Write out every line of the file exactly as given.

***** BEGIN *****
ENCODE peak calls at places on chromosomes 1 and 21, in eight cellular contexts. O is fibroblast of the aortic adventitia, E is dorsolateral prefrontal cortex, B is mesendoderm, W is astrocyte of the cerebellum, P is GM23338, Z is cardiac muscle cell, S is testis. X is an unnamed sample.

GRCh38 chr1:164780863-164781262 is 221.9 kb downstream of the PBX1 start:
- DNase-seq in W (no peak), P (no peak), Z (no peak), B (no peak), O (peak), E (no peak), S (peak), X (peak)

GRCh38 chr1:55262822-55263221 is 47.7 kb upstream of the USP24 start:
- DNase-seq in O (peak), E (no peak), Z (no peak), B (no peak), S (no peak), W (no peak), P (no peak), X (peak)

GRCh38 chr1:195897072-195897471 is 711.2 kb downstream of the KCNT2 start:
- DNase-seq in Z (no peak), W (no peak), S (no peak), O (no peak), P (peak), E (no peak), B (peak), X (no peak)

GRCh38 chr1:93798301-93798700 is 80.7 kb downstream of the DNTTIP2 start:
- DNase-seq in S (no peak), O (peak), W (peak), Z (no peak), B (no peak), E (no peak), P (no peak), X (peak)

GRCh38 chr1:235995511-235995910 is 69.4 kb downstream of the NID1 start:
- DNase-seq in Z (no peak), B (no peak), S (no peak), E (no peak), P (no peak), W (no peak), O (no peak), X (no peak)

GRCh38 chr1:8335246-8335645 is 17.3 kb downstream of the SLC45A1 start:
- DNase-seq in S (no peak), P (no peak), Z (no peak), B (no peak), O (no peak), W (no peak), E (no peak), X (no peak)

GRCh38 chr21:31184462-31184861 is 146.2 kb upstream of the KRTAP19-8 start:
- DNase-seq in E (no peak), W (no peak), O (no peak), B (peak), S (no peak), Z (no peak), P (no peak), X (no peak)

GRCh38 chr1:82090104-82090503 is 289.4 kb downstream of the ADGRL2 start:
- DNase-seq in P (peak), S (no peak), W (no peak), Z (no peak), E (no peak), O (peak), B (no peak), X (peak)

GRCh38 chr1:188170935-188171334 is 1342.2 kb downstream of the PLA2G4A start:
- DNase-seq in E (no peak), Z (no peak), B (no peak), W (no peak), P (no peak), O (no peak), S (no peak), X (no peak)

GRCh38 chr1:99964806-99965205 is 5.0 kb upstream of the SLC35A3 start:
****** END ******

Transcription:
ENCODE peak calls at places on chromosomes 1 and 21, in eight cellular contexts. O is fibroblast of the aortic adventitia, E is dorsolateral prefrontal cortex, B is mesendoderm, W is astrocyte of the cerebellum, P is GM23338, Z is cardiac muscle cell, S is testis. X is an unnamed sample.

GRCh38 chr1:164780863-164781262 is 221.9 kb downstream of the PBX1 start:
- DNase-seq in W (no peak), P (no peak), Z (no peak), B (no peak), O (peak), E (no peak), S (peak), X (peak)

GRCh38 chr1:55262822-55263221 is 47.7 kb upstream of the USP24 start:
- DNase-seq in O (peak), E (no peak), Z (no peak), B (no peak), S (no peak), W (no peak), P (no peak), X (peak)

GRCh38 chr1:195897072-195897471 is 711.2 kb downstream of the KCNT2 start:
- DNase-seq in Z (no peak), W (no peak), S (no peak), O (no peak), P (peak), E (no peak), B (peak), X (no peak)

GRCh38 chr1:93798301-93798700 is 80.7 kb downstream of the DNTTIP2 start:
- DNase-seq in S (no peak), O (peak), W (peak), Z (no peak), B (no peak), E (no peak), P (no peak), X (peak)

GRCh38 chr1:235995511-235995910 is 69.4 kb downstream of the NID1 start:
- DNase-seq in Z (no peak), B (no peak), S (no peak), E (no peak), P (no peak), W (no peak), O (no peak), X (no peak)

GRCh38 chr1:8335246-8335645 is 17.3 kb downstream of the SLC45A1 start:
- DNase-seq in S (no peak), P (no peak), Z (no peak), B (no peak), O (no peak), W (no peak), E (no peak), X (no peak)

GRCh38 chr21:31184462-31184861 is 146.2 kb upstream of the KRTAP19-8 start:
- DNase-seq in E (no peak), W (no peak), O (no peak), B (peak), S (no peak), Z (no peak), P (no peak), X (no peak)

GRCh38 chr1:82090104-82090503 is 289.4 kb downstream of the ADGRL2 start:
- DNase-seq in P (peak), S (no peak), W (no peak), Z (no peak), E (no peak), O (peak), B (no peak), X (peak)

GRCh38 chr1:188170935-188171334 is 1342.2 kb downstream of the PLA2G4A start:
- DNase-seq in E (no peak), Z (no peak), B (no peak), W (no peak), P (no peak), O (no peak), S (no peak), X (no peak)

GRCh38 chr1:99964806-99965205 is 5.0 kb upstream of the SLC35A3 start: